How we change what others think, feel, believe and do
The ChangingMinds Blog!
A diamond negotiation
I've been happily married for 30 years now and decided to buy my wife a ring for an anniversary present. Here is the story of how I found and negotiated a great deal on a beautiful ring. (Note: rather than give the game away on what it actually cost, the prices below are scaled down).
I started off looking at antique rings in an upscale arcade near where I work, but they seemed expensive and were largely old-cut and lacked sparkle. It also didn't help that the antique dealers were unwilling to negotiate. Yet I still nearly fell into the trap of buying the first ring I liked. The sales patter and diamond twinkles under the bright lights sent me into a kind of lust where I decided I wanted that ring without thought of alternatives or value. Fortunately I didn't buy it then and when I looked at it again another day it didn't seem as attractive. What this experience did do, however, was to fix my mind on a price range of $20-$30 as I realized I was prepared to fork out this amount for the woman I love.
I eventually found my way out to Hatton Garden, a London street full of diamond merchants and jewellers. After browsing for a while, I found myself at the end of the street in a shop run by traditional Jews, complete with the hats, hair and deadpan expression. I randomly asked after a solitaire ring in the window that had caught my eye. It was priced at $70, way above my comfort range, but the nice young man who served me brought the price down to $65 and then $60. I shook my head and left, but remembered the negotiation potential.
After much looking around, a friend dragged me back out Hatton Garden and got me thinking in more detail. My target now was a full-band channel-set eternity ring. Learning more about diamonds and the 'four Cs', I sought VS clarity, brilliant cut, around G colour and a total of about 2.5 carats. He introduced me to people who would make the ring and were more flexible on price. I then went up and down the street, asking for quotes and found a range of $23-$28. Wandering past the the Jewish jeweller, I saw an older person serving and thought I'd try asking about that solitaire ring. I didn't think I could afford it, but was curious as to whether what looked like the owner would come down further, and he did, to $55.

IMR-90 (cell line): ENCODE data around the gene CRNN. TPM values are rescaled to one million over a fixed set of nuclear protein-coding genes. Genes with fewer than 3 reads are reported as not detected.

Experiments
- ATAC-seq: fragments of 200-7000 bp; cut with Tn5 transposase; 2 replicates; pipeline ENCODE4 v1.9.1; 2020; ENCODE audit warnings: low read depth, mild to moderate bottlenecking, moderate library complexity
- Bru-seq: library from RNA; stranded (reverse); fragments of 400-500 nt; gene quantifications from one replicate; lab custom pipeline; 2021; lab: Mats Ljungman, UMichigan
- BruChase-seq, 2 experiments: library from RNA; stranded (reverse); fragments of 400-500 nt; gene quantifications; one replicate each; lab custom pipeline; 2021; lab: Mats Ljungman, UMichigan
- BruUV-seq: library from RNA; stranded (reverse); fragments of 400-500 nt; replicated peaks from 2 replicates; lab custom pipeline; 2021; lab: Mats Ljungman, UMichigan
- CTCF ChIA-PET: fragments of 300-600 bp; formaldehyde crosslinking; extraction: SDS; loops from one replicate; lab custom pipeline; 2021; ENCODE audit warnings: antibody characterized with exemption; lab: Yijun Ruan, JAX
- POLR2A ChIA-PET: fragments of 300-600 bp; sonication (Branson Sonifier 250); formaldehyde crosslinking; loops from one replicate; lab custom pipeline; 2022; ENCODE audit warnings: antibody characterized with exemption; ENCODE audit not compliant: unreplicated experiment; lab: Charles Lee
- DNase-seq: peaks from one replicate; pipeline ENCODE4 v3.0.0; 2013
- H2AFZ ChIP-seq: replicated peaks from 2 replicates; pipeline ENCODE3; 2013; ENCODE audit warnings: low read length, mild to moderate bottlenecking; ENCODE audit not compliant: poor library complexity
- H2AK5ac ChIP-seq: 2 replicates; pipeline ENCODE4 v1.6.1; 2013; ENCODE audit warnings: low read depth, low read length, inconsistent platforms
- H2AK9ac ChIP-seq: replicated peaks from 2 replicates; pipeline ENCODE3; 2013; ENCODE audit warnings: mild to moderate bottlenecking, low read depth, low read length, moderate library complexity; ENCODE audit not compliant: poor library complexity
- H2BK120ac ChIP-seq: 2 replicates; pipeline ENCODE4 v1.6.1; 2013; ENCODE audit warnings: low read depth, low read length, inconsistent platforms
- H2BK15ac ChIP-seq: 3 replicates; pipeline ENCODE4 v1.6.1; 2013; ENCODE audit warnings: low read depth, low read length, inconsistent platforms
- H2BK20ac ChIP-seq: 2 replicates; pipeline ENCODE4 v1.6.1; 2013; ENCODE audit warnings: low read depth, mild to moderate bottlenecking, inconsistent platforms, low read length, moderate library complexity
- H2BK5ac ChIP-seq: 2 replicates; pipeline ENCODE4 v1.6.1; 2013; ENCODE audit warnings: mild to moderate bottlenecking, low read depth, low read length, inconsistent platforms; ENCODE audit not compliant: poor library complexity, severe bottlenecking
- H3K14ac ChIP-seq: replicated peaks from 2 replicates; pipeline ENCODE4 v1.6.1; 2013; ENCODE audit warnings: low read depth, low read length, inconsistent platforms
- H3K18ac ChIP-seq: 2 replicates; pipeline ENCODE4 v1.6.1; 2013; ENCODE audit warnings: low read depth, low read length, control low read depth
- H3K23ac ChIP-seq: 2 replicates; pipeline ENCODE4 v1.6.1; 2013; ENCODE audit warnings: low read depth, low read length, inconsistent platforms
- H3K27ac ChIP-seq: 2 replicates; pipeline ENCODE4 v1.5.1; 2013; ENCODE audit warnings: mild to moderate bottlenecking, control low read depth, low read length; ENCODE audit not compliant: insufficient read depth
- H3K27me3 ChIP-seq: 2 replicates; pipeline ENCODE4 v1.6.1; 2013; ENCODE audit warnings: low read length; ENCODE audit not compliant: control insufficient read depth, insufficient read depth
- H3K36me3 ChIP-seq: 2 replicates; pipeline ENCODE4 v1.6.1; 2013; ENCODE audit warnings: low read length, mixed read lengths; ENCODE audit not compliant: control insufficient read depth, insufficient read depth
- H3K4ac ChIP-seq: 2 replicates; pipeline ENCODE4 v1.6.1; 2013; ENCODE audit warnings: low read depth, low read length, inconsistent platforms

After even more browsing, I ended up about a week later in the same shop where we had a good conversation about eternity rings at around $24. This showed them my real spend level and I talked about bringing my wife in on Saturday. They looked a bit crestfallen and explained they were closed on Saturday. Of course -- this is the Jewish holy day. I shrugged and turned to go, but then asked to see the diamond solitaire ring again. I asked, casually, about a 'good price'. Now the price became $48. I sighed, explaining that this was way above my ceiling (which I had just demonstrated was in the region of $20 to $30) but offered to buy it there and then for $40. There was much talk in Hebrew between the owner and his son and the price came down to $44, but I just looked at the door and repeated that I could hardly afford the $40. We looked at each other for a while in silence, but I held my tongue and just raised my eyebrows. And eventually my offer was accepted! It was more than I had intended to pay, but from my research I knew I had gotten a bargain. Indeed, the insurance value is $89.
The real value, however, was in the shock and delight in my wife's eyes when I gave her the ring at a romantic dinner for two. 30 years on and she is still my real treasure.
I don't understand the relevance of the Jewish
background of this story. On first reading I considered it was at best a poor
attempt to use an old stereo-type. At worst it is anti-semitic. I am off to
Thailand for a holiday. My kids tell me that the haggling there is very similar
to that you outlined here. Markets all around the world are the same. I enjoy
this site. It is about 'Changing Minds". I don't care if you are Jewish or any
other minority - or majority. Don't use negative stereo-types.